Just a month ago, AAA released a heartwarming PSA reminding drivers that cyclists are people, before a crowd of hundreds of bike advocates at the National Bike Summit.
At the time, we wondered whether AAA was simply embarking on a PR campaign, or if the nation’s largest automotive club had really changed its ways. Would its regional branches back off campaigns against parking reform in Washington, DC, or three-foot passing laws in California?
Well, I think we have our answer now. In a recent article in the Washington City Paper, AAA Mid-Atlantic spokesman John Townsend attacks David Alpert, founder of Greater Greater Washington, in unbelievable fashion. Network blog Beyond DC has this report:
AAA’s official company spokesman John Townsend says GGW’s David Alpert is a “nerd,” a “ninny,” is “developmentally retarded,” and is “like the Klan.”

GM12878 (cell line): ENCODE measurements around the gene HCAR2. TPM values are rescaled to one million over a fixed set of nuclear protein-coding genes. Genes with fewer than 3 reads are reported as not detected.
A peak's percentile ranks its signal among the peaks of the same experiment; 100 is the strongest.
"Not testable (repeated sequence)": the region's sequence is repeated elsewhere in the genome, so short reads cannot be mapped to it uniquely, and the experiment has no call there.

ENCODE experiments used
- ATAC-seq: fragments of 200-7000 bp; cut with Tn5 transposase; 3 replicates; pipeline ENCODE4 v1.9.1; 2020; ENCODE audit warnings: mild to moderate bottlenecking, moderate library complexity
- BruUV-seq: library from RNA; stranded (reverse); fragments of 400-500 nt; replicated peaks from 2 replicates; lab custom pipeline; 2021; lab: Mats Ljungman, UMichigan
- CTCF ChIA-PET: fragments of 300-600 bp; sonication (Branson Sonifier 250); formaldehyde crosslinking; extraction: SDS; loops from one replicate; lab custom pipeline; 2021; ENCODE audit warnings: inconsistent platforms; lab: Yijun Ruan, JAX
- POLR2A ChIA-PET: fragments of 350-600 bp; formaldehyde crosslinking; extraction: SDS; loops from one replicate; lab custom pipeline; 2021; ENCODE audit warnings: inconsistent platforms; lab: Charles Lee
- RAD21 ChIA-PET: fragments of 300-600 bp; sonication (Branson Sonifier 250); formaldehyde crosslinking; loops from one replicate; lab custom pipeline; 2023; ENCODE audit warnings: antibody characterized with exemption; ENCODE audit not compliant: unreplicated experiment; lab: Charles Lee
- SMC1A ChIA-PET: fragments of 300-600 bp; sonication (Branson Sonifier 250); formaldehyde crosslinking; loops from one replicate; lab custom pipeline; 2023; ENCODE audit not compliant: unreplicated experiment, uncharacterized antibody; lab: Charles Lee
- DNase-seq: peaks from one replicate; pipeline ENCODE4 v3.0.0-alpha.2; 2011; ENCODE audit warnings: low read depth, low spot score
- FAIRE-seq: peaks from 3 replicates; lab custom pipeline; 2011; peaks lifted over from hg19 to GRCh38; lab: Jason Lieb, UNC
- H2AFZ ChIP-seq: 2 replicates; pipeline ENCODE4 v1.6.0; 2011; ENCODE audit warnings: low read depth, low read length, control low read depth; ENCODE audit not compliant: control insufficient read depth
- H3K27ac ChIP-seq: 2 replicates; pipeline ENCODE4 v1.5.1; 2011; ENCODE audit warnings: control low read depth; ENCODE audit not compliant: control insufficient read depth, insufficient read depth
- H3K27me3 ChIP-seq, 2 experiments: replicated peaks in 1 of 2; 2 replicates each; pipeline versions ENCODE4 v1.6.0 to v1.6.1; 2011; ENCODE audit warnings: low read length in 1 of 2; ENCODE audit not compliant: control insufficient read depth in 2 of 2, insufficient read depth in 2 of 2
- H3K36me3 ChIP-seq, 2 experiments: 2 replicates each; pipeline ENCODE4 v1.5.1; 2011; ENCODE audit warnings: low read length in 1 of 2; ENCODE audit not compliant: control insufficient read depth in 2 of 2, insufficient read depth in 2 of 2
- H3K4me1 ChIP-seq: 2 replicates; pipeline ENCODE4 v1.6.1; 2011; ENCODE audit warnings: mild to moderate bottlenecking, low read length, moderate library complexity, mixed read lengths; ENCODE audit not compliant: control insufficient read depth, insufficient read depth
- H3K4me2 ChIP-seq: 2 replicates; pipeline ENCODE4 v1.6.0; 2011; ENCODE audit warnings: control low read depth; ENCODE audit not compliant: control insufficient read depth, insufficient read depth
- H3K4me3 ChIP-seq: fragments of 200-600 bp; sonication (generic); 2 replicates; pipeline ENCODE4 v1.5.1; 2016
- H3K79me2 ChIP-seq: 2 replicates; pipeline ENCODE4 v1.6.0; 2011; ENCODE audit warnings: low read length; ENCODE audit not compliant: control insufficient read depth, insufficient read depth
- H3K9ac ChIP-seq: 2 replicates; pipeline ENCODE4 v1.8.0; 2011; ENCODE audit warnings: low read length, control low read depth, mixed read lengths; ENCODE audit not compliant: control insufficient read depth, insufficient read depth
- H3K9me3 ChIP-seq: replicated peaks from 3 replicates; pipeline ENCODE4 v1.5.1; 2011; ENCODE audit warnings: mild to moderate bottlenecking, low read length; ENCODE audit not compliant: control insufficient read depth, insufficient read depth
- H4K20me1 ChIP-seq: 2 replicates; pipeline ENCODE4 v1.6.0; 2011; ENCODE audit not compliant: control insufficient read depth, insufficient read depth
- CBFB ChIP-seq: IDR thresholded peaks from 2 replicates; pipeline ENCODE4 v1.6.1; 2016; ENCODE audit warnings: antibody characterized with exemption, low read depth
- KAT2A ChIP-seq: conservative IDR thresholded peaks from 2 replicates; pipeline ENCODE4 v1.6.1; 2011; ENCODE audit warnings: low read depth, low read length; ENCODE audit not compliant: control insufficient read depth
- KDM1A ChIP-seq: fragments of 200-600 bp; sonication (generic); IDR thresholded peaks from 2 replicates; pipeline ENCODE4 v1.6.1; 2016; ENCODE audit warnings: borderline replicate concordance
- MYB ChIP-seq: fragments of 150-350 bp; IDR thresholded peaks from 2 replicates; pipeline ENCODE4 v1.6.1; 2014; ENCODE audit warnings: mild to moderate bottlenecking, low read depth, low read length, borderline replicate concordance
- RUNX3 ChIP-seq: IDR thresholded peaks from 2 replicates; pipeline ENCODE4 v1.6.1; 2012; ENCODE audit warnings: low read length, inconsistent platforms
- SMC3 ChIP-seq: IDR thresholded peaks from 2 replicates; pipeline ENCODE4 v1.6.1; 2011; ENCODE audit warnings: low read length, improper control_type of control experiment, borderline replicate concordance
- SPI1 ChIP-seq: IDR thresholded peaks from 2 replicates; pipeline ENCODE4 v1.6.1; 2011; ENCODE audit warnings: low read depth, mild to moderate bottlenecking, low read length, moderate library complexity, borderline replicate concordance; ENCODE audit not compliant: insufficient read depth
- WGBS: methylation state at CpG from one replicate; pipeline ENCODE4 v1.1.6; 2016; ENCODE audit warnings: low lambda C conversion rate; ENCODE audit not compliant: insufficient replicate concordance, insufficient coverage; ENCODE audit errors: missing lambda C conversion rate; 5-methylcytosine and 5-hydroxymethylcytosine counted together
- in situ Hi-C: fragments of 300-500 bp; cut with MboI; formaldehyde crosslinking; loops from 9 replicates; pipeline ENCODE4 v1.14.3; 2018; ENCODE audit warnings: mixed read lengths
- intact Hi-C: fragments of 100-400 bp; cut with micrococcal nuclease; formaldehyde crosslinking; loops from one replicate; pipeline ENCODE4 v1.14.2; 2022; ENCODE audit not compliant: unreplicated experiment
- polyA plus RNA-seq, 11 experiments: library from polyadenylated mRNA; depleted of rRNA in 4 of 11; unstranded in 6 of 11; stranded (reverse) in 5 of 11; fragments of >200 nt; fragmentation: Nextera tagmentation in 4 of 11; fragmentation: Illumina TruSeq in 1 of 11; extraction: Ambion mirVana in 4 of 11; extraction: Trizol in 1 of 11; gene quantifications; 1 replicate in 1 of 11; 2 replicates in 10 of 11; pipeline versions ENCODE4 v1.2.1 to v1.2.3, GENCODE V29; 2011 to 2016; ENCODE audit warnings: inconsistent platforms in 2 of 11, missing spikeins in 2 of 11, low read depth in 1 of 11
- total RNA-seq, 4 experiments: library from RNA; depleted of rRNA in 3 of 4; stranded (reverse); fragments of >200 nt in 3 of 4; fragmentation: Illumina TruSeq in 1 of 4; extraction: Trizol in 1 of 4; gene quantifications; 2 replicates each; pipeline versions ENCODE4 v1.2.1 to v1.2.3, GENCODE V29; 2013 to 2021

If AAA thinks it’s good business practice for its spokespeople to make offensive personal attacks, then AAA isn’t a company I will ever have anything to do with. I don’t currently own a car, but someday I probably will. AAA won’t be my insurance partner when that day comes.
And in the mean time, if this is how AAA thinks and represents itself, guess how seriously I take their positions on transportation issues.
Will AAA stand behind Townsend and his childish behavior?
Keep in mind, Alpert is a guy who founded a tremendously successful local news site as a volunteer project and now contributes editorials semi-regularly at the Washington Post. One of these two men looks pretty foolish and it’s not David Alpert.
In a recent post on GGW, the editorial team urged readers to move their business to the Better World Club, a Portland-based roadside support provider, which in the words of GGW writers “offers many of the same benefits as AAA, but without the disdain.”
Elsewhere on the Network today: Global Site Plans outlines Miami 21, the city of Miami’s plan to use form-based code to make the city more walkable and sustainable. The League of American Bicyclists explains how one member’s suggestion helped launch the Bike-Friendly Communities program. And Human Transit says the way seats are configured in subway cars isn’t just a matter of preference, it has real impacts on capacity and service quality.